American marathoners bring home Olympic hardware for a change
Posted: Tuesday August 31, 2004 2:19PM; Updated: Tuesday August 31, 2004 2:19PM
Let's flash back to lunch last month in a Chinese restaurant, just up the street from the CNN Center in Atlanta. I was sitting with a good friend, Dave Martin, Georgia State physiology professor and maybe the sharpest mind anywhere when it comes to the subject of distance running. The conversation turned to the Olympic marathon and Dr. Dave, as he's known in running circles, bluntly predicted great things for the Americans.
"It really looks like there should be no excuse for not having a medal," Martin offered.
I'm thinking the guy had lost it or downed a few cold ones before I arrived. Or maybe as USA Track and Field's marathon development chairman, he'd been blinded by his allegiance to the program -- which isn't like the always rational Dr. Dave.
I still couldn't buy his hell-bent enthusiasm until Deena Kastor started picking off runners who were wilting in the Athens heat en route to a bronze medal in the women's marathon. As improbable as that was, Martin had me thinking he was either a genius or the luckiest guy alive when American Meb Keflezighi ran to silver and Alan Culpepper came home 12th as the Games closed Sunday with the men's marathon.
Having tuned into Boston, New York and every other important marathon, I'd seen Americans fail miserably trying to match strides with the African distance runners. Nothing figured to change after Khalid Khannouchi, one of the world's elite marathoners who gained citizenship in recent years, came down with an injury that kept him out of the U.S. trials.
And yet Kastor and Keflezighi gave the U.S. its first pair of Olympic marathon medals ever after their ridiculously grueling runs from Marathon to Athens. The last American marathon medal was won by Joan Benoit Samuelson at the 1984 Olympics. Before that, Frank Shorter won gold in 1972 and silver four years later in Montreal.
So you would hope what transpired in Athens proves to be an incredible boost to distance running in this country. It's a clear sign of a competitive resurgence. And perhaps more importantly, with Olympic officials moving to fund sports based on ability to produce medals, it'll keep the money flowing awhile longer.
After the embarrassment of qualifying just a single American male and female marathoner for the Sydney Games, Martin spearheaded the effort to bring an academic approach to the Athens preparations. In May, he secured an $8,000 grant from USATF to conduct a two-and-a-half day seminar for the six marathoners who had qualified for Athens and their spouses in Chula Vista, Calif.
Experts were brought in to lecture about coping with Athens air pollution, heat and humidity, hydration and nutrition, as well as handling the rolling hills. Runners were given a virtual tour of the course. They were told that housing had been secured for their spouses during the Games.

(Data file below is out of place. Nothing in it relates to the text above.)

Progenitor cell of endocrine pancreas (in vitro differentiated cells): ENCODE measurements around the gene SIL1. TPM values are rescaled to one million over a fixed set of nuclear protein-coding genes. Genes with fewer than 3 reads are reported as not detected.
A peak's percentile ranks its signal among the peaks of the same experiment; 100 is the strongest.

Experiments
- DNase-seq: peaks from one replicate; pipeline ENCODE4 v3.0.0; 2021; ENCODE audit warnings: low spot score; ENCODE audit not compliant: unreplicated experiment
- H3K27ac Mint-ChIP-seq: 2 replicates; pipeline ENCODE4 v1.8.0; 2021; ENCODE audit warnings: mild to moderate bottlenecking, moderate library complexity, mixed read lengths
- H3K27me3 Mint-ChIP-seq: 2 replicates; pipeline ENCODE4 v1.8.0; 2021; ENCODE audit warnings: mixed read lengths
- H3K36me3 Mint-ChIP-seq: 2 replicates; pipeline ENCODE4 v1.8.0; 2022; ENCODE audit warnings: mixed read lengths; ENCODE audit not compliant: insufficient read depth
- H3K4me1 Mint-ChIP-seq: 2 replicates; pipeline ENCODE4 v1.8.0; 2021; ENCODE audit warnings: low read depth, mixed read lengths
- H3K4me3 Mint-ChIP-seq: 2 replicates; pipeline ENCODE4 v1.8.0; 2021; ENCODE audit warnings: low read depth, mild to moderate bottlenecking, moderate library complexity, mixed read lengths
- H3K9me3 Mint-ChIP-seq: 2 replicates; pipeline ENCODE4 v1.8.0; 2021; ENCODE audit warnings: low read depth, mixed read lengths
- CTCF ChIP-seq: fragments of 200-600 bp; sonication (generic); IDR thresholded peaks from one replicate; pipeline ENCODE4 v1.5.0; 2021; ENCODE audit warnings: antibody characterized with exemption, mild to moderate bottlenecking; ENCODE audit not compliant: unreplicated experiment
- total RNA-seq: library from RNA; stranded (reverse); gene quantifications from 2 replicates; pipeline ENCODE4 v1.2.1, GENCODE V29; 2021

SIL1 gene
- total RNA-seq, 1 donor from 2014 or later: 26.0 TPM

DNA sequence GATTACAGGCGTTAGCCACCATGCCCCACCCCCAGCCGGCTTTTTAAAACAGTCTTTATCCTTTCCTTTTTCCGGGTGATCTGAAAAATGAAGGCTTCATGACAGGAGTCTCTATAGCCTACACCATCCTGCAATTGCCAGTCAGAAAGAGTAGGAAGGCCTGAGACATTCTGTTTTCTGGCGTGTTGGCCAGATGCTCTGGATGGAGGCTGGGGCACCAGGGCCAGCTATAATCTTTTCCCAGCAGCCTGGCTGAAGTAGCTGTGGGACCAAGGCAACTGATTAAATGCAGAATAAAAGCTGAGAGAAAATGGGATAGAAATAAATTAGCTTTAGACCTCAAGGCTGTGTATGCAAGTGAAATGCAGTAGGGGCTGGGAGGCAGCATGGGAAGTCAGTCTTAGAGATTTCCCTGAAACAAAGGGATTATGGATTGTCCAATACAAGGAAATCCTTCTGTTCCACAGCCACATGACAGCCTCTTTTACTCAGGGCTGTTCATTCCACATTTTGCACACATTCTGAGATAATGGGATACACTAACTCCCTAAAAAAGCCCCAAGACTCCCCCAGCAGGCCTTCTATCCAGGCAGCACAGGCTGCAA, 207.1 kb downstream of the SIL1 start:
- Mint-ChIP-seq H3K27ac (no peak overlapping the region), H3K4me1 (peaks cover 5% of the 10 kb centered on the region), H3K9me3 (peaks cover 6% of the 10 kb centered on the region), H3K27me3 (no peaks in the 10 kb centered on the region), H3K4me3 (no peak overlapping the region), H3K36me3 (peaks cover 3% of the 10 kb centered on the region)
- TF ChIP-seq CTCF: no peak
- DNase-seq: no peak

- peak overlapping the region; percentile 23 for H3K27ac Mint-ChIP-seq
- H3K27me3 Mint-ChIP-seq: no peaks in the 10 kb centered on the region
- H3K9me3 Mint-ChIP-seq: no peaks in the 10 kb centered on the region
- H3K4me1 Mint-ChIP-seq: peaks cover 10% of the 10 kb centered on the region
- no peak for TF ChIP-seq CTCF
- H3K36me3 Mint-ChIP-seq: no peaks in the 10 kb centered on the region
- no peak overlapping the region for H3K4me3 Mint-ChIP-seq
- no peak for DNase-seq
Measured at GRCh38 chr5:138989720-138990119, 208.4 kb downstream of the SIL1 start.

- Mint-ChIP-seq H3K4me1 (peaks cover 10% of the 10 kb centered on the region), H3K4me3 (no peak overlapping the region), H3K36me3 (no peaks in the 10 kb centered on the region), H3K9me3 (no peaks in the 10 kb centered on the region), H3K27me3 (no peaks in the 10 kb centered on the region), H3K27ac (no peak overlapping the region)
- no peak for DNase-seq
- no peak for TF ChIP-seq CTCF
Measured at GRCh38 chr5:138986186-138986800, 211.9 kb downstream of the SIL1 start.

Martin's orders were quite simple -- win something.
"I was told to be focused on putting athletes on the podium, because the USOC is going to pay us money for medals," says Martin, co-author of The Olympic Marathon: The History and Drama of Sport's Most Challenging Event. "So you better produce. Don't just have fuzzy clinics where everybody sits around and says, 'Gee, isn't it neat to have a clinic.'"
That wouldn't be his style, anyway. Martin can't sit still for too long and isn't into mindless small talk. Having covered the sport for more than 10 years, I can't recall a marathon or major meet that he hasn't worked, and I've often seen him lugging around equipment to gauge the climatic conditions and the accompanying stress on athletes.
It was his expertise on climate and hydration that helped set the preparation and strategy for Athens, which was take it slow and not push the early pace. If anything, he saw the hellish conditions as a great equalizer, tipping the scales in favor of the smart but not-so-swift athletes.
And when Culpepper groused about the stiff competition Americans faced, with 190 Kenyans having clocked times of 2:20 or faster, Martin captured the positive, telling him in his mischievous fashion: "Look, we have that problem solved, because there are only three of them in the Olympics. We got 187 of them out of the way for you."
Watching the Games, you couldn't help but marvel at the sacrifice put in by the marathoners, some of whom logged as many as 160 miles a week, running twice and sometimes three times a day. But when you know them personally, you also feel good for the coaches and support staff that put their reputations on the line. In this case, people like team coaches Julia Emmons and Bob Larsen, as well as Georgia State professor Dan Benardot, who with Martin oversees the Laboratory for Elite Athlete Performance at Georgia State and developed the Athens hydration strategies.
The day before leaving for Athens, Martin told me: "I really think we have never prepared our runners as well as we have this year. If they all DNF, so much for preparation. We will have proven that preparation ain't worth a crap."
To the contrary, like the athletes' themselves, the Athens preparation shouldn't be underestimated.
Mike Fish is a senior writer for SI.com.